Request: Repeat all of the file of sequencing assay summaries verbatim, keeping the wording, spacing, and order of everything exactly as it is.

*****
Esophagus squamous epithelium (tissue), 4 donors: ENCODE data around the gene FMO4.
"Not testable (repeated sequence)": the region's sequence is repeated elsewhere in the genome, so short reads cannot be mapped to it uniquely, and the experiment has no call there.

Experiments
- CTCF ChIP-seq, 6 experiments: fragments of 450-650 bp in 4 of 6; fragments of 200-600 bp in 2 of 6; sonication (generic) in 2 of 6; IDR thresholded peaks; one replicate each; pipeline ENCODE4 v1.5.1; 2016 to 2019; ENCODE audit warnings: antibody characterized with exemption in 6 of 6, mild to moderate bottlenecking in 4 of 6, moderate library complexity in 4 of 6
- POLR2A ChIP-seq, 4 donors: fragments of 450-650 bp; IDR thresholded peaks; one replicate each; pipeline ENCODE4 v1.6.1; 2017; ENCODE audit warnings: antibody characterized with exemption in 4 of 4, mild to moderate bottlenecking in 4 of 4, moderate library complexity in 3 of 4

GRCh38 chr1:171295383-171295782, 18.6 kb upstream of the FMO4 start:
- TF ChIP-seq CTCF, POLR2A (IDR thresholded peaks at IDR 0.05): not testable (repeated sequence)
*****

Esophagus squamous epithelium (tissue), 4 donors: ENCODE data around the gene FMO4.
"Not testable (repeated sequence)": the region's sequence is repeated elsewhere in the genome, so short reads cannot be mapped to it uniquely, and the experiment has no call there.

Experiments
- CTCF ChIP-seq, 6 experiments: fragments of 450-650 bp in 4 of 6; fragments of 200-600 bp in 2 of 6; sonication (generic) in 2 of 6; IDR thresholded peaks; one replicate each; pipeline ENCODE4 v1.5.1; 2016 to 2019; ENCODE audit warnings: antibody characterized with exemption in 6 of 6, mild to moderate bottlenecking in 4 of 6, moderate library complexity in 4 of 6
- POLR2A ChIP-seq, 4 donors: fragments of 450-650 bp; IDR thresholded peaks; one replicate each; pipeline ENCODE4 v1.6.1; 2017; ENCODE audit warnings: antibody characterized with exemption in 4 of 4, mild to moderate bottlenecking in 4 of 4, moderate library complexity in 3 of 4

GRCh38 chr1:171295383-171295782, 18.6 kb upstream of the FMO4 start:
- TF ChIP-seq CTCF, POLR2A (IDR thresholded peaks at IDR 0.05): not testable (repeated sequence)